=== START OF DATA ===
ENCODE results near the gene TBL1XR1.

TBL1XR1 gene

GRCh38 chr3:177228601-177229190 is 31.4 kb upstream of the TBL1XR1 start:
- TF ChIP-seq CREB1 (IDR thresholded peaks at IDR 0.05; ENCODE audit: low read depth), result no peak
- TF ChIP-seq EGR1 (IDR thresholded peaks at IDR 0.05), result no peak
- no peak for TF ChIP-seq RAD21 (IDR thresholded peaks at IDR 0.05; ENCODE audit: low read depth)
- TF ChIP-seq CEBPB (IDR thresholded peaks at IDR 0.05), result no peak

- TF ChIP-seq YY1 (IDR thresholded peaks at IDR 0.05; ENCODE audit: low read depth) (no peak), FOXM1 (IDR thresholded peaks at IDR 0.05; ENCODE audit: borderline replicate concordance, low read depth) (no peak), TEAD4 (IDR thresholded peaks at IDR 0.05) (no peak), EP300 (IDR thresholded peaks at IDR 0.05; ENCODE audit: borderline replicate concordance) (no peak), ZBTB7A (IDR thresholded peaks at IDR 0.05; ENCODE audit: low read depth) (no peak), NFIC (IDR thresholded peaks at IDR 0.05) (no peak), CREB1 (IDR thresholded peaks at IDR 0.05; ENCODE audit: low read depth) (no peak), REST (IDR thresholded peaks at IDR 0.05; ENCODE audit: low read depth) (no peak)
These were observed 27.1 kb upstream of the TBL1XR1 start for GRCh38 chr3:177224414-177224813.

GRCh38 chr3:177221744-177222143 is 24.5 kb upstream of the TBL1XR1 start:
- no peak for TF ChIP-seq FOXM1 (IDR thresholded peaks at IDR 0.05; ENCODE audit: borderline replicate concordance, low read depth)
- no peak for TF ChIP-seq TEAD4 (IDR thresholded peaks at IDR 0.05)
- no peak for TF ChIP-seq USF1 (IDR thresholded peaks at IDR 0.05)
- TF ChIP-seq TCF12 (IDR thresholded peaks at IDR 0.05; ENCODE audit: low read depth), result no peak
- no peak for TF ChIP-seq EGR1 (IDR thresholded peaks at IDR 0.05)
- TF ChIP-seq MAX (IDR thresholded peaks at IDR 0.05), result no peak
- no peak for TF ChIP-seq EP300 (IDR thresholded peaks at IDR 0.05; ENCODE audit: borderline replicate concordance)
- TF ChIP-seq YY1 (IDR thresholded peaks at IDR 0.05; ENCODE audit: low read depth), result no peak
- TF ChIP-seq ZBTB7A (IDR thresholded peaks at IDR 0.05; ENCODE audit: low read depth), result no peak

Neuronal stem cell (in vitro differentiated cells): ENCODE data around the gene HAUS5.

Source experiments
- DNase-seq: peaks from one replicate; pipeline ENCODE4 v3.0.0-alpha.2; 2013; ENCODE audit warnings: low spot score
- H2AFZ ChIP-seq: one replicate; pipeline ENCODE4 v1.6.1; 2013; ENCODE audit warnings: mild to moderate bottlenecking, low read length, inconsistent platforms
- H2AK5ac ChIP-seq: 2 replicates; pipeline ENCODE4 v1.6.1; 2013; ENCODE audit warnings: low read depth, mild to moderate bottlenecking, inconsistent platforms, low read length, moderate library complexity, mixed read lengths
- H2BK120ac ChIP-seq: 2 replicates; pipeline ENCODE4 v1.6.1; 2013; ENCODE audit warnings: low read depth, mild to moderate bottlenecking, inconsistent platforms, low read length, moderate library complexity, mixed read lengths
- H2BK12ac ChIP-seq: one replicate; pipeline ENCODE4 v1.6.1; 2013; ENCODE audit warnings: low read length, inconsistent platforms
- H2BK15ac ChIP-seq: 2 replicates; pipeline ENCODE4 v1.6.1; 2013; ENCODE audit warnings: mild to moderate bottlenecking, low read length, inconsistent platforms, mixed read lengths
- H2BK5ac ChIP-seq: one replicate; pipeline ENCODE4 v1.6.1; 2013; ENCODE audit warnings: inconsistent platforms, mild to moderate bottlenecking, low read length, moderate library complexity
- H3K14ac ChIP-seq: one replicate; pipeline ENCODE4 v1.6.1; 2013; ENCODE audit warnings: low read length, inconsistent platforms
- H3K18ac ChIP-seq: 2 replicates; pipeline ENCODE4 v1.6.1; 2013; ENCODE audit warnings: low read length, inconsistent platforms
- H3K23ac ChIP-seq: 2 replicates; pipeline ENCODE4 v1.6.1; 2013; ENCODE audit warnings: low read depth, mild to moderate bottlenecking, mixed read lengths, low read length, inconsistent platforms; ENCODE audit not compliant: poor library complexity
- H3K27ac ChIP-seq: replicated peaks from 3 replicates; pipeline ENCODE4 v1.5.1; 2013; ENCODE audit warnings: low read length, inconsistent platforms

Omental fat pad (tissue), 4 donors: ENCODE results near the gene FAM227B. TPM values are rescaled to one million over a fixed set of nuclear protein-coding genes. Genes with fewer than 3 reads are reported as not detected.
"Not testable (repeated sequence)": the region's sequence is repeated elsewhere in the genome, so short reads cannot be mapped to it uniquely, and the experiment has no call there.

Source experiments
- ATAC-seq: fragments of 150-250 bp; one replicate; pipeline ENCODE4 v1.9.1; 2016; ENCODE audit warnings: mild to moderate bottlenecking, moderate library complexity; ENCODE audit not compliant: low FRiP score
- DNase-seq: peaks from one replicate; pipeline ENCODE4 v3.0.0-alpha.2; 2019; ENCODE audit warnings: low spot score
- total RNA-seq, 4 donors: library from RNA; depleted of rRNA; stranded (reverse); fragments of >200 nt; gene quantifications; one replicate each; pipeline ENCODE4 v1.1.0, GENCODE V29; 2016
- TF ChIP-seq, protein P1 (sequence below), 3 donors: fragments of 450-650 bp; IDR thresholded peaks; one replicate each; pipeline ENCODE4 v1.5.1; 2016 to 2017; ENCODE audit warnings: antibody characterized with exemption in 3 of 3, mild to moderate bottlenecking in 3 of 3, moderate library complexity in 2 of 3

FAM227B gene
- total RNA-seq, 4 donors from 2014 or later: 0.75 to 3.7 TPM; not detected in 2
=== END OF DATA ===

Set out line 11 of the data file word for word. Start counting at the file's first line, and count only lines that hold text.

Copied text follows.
- no peak for TF ChIP-seq FOXM1 (IDR thresholded peaks at IDR 0.05; ENCODE audit: borderline replicate concordance, low read depth)